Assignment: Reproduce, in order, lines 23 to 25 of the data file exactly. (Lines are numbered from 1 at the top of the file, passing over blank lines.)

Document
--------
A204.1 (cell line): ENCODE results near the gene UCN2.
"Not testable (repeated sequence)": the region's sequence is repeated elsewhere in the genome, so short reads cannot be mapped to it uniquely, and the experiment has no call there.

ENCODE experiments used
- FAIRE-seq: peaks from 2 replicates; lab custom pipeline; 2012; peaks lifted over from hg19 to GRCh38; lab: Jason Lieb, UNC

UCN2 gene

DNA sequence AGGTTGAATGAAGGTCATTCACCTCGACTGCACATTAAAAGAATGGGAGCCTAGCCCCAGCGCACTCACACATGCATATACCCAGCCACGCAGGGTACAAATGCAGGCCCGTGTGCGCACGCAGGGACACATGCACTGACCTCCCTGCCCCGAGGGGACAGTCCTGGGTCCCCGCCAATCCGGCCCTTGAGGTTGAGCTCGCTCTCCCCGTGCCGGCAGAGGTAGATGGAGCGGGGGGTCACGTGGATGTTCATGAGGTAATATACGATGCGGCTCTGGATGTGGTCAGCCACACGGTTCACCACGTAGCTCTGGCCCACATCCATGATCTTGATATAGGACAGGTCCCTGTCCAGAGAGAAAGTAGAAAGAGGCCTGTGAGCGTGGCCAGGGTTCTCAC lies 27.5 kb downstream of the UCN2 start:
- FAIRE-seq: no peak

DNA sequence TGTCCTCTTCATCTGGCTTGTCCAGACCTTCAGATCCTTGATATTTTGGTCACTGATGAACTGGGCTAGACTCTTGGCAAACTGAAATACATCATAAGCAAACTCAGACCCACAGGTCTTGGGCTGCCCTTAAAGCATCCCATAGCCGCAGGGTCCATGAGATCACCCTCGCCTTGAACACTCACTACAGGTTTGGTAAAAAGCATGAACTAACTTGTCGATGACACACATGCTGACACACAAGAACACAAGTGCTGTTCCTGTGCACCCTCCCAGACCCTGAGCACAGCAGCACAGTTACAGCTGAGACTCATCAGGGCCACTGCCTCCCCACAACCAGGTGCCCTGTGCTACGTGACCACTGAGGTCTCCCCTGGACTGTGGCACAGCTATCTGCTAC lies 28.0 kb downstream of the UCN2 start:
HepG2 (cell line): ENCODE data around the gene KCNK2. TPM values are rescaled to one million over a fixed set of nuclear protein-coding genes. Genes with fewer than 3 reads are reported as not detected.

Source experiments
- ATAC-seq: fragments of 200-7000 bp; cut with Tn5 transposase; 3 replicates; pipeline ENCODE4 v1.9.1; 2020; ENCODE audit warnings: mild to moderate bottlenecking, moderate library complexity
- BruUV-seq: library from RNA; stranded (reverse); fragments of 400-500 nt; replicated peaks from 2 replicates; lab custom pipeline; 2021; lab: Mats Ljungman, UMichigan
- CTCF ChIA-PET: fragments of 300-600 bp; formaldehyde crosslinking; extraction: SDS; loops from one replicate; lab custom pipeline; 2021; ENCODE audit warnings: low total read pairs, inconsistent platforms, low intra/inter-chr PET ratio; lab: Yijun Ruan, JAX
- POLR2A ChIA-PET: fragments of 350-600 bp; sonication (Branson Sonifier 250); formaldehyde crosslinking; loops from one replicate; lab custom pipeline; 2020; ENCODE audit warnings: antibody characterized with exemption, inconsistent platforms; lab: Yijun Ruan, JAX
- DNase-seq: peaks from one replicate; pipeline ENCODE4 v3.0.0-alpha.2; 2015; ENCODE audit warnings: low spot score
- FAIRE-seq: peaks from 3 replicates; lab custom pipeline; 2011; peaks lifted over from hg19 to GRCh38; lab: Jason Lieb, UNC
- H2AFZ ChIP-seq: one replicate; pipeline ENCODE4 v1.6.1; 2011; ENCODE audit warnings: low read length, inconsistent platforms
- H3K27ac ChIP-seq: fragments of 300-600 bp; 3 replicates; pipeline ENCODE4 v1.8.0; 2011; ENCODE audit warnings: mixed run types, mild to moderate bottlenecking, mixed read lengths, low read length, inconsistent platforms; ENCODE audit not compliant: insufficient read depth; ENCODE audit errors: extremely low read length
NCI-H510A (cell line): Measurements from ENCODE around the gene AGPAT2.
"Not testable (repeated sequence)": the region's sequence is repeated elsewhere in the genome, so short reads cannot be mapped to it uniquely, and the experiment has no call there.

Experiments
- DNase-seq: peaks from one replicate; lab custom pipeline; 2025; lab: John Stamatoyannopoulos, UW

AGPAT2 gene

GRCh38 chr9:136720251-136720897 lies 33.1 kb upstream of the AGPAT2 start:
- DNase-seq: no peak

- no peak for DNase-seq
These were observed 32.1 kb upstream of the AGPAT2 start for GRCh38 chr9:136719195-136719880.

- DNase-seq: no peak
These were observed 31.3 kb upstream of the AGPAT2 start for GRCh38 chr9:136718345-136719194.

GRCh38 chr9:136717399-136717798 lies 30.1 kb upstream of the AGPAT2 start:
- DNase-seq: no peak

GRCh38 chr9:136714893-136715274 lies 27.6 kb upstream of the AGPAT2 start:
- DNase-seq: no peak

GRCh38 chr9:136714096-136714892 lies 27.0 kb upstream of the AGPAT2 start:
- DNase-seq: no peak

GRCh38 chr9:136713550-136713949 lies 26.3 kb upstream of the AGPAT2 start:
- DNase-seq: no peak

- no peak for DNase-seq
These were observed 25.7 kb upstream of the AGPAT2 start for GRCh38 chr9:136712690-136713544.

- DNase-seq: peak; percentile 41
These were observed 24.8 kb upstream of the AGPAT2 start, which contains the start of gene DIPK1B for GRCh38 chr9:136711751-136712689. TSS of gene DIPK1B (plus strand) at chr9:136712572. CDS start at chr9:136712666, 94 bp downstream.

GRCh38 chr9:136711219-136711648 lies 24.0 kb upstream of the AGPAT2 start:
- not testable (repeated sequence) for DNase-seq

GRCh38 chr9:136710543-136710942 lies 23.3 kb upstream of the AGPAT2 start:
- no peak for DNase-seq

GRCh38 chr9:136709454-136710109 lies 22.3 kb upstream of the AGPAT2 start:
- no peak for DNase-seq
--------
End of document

AGPAT2 gene

GRCh38 chr9:136720251-136720897 lies 33.1 kb upstream of the AGPAT2 start:
- DNase-seq: no peak